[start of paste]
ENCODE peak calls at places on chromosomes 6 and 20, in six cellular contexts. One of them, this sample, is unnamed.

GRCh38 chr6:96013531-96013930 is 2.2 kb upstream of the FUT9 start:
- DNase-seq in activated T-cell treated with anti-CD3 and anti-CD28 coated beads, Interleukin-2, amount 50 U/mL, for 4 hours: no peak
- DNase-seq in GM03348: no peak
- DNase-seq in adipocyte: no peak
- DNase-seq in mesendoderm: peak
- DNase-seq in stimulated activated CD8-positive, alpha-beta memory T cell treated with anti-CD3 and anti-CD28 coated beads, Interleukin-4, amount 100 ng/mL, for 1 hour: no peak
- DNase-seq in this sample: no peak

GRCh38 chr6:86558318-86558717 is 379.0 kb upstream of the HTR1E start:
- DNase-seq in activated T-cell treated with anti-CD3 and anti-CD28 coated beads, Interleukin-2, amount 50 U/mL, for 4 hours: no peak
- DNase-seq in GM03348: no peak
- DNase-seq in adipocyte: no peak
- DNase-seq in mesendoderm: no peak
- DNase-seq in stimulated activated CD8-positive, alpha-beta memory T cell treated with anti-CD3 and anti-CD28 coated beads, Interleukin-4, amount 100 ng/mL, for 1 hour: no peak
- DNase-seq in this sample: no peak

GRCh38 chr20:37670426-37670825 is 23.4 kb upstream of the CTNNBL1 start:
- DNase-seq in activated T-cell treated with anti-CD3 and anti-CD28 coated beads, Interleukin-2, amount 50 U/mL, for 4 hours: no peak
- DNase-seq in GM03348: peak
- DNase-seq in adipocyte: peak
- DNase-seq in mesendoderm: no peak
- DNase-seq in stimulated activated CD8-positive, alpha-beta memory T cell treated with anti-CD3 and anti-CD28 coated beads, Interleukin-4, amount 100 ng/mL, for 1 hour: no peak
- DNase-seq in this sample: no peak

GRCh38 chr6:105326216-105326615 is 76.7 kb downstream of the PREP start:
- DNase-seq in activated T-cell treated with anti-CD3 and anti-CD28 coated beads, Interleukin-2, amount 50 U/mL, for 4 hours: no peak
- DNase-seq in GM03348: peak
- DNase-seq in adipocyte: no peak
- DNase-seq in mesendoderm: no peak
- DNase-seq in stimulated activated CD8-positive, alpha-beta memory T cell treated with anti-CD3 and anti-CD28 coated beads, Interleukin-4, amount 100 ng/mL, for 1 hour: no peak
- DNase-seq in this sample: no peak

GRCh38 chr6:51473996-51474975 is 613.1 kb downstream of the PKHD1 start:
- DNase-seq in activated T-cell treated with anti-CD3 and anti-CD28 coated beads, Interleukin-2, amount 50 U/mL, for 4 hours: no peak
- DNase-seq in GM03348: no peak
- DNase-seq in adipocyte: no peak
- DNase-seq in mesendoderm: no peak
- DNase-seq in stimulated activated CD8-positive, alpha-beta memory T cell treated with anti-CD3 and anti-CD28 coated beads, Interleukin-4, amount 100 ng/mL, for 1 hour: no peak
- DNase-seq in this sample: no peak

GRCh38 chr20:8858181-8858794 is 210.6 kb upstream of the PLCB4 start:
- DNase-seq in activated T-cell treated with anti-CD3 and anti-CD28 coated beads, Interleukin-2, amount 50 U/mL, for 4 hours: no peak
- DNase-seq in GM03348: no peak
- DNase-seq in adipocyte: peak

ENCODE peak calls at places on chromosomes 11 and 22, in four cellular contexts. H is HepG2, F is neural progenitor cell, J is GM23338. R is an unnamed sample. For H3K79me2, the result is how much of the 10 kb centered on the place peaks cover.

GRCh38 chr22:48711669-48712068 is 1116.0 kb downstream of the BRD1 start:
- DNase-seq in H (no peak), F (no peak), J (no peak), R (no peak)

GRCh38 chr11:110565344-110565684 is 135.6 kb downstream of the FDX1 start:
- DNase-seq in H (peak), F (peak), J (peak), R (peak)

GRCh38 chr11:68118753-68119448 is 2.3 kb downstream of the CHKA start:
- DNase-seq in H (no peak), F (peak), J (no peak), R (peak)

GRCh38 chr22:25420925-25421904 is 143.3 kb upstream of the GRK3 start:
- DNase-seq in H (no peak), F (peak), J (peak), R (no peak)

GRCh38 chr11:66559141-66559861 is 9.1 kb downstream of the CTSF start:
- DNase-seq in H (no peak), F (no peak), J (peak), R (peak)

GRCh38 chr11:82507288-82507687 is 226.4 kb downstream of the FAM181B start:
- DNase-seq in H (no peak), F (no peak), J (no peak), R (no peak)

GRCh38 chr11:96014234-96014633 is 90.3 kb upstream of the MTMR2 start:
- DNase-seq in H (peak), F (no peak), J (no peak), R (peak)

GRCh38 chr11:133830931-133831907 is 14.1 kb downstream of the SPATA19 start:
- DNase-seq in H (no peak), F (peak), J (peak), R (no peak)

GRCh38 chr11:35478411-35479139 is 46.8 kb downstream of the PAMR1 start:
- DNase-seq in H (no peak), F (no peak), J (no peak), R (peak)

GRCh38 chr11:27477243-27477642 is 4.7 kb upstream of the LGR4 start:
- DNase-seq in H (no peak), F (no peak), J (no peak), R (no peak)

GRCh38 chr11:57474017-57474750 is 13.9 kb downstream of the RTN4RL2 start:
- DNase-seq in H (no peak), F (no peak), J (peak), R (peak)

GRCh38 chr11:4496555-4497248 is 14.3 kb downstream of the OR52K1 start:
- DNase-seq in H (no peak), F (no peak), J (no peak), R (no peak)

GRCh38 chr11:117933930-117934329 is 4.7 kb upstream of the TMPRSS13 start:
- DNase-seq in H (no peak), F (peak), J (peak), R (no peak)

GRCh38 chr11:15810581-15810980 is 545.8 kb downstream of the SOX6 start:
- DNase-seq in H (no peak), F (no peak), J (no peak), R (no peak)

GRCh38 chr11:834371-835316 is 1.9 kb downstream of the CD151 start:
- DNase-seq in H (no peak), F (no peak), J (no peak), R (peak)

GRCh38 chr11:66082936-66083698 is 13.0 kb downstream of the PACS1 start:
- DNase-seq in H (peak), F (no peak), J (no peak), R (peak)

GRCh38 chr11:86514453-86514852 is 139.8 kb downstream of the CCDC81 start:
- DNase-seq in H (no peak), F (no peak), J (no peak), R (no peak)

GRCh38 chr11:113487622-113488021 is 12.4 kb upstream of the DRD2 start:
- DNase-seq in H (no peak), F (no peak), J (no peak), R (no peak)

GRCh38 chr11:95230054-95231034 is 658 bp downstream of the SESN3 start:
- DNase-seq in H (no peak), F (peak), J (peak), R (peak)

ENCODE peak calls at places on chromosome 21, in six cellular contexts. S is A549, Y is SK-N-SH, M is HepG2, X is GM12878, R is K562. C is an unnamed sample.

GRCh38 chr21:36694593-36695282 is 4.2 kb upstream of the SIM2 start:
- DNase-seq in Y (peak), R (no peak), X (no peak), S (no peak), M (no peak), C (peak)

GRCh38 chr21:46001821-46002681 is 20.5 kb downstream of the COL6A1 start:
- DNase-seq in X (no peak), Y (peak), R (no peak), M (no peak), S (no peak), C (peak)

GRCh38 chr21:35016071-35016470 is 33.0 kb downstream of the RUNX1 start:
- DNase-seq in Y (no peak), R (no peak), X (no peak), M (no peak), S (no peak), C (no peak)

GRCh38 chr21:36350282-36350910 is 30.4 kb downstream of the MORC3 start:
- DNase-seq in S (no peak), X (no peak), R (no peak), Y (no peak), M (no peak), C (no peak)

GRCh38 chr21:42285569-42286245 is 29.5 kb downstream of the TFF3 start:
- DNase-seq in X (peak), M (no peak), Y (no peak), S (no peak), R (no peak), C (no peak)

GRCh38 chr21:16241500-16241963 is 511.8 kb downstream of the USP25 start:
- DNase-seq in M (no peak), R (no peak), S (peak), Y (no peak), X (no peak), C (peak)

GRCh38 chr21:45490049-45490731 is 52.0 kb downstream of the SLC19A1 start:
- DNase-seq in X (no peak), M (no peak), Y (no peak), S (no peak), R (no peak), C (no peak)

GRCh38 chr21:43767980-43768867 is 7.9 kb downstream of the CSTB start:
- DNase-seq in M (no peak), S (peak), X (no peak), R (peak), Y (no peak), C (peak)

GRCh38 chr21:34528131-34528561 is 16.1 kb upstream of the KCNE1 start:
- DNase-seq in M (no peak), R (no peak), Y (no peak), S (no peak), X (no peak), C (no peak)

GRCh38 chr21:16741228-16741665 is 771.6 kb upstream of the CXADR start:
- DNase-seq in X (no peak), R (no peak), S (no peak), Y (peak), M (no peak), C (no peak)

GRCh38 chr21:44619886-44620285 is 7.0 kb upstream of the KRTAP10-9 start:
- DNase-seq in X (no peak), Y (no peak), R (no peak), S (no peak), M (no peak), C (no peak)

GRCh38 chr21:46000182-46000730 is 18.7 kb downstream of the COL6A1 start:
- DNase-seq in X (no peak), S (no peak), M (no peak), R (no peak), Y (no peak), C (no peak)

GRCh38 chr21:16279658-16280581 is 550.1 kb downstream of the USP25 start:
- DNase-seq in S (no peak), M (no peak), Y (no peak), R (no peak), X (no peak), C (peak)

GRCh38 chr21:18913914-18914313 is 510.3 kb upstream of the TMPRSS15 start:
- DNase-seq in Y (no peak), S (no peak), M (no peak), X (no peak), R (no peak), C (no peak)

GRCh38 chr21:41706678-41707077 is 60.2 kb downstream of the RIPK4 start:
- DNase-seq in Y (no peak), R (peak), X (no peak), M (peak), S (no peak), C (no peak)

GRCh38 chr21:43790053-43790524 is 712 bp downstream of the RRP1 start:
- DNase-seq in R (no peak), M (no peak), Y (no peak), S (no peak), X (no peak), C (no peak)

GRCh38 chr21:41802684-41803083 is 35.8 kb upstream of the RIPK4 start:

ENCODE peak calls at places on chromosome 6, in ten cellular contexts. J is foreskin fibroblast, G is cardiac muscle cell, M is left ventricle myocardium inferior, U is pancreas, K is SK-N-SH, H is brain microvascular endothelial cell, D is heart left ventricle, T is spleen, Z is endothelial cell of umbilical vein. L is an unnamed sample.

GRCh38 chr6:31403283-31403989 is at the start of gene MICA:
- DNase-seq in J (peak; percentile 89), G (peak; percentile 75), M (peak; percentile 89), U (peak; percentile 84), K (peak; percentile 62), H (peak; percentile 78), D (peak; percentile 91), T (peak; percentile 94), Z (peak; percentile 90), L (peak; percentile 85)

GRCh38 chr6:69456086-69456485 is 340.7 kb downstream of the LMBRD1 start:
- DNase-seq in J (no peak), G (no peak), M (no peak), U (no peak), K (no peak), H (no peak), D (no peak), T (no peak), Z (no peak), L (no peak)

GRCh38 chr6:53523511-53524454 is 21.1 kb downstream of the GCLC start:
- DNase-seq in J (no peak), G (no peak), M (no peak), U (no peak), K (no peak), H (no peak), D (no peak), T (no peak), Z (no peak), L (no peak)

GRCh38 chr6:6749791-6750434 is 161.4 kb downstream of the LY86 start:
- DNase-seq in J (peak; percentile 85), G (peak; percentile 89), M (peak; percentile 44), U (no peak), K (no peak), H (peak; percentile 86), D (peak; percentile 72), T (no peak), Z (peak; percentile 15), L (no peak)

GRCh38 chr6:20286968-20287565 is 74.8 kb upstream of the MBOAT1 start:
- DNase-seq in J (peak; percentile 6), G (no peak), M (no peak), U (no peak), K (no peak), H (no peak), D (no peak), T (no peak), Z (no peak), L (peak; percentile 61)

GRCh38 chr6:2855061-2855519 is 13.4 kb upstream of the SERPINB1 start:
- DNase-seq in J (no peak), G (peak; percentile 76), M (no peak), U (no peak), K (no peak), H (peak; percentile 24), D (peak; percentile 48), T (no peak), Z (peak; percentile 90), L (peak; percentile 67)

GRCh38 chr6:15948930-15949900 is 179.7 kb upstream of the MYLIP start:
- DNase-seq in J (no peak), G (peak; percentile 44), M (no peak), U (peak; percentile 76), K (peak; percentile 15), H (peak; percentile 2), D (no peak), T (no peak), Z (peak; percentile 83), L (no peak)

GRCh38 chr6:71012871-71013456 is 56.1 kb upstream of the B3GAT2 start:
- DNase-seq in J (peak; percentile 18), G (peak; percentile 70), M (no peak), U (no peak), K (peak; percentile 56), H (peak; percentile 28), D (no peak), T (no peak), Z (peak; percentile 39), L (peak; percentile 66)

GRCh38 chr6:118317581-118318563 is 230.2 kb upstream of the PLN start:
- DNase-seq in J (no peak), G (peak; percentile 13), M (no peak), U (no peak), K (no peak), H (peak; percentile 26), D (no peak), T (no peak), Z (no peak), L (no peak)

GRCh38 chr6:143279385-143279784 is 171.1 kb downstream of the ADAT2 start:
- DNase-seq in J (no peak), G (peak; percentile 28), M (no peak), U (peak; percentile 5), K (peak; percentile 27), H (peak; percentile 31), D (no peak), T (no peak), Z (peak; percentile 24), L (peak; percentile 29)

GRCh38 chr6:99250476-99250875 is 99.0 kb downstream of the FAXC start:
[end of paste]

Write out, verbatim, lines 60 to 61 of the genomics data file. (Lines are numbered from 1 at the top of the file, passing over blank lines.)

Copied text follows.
GRCh38 chr11:27477243-27477642 is 4.7 kb upstream of the LGR4 start:
- DNase-seq in H (no peak), F (no peak), J (no peak), R (no peak)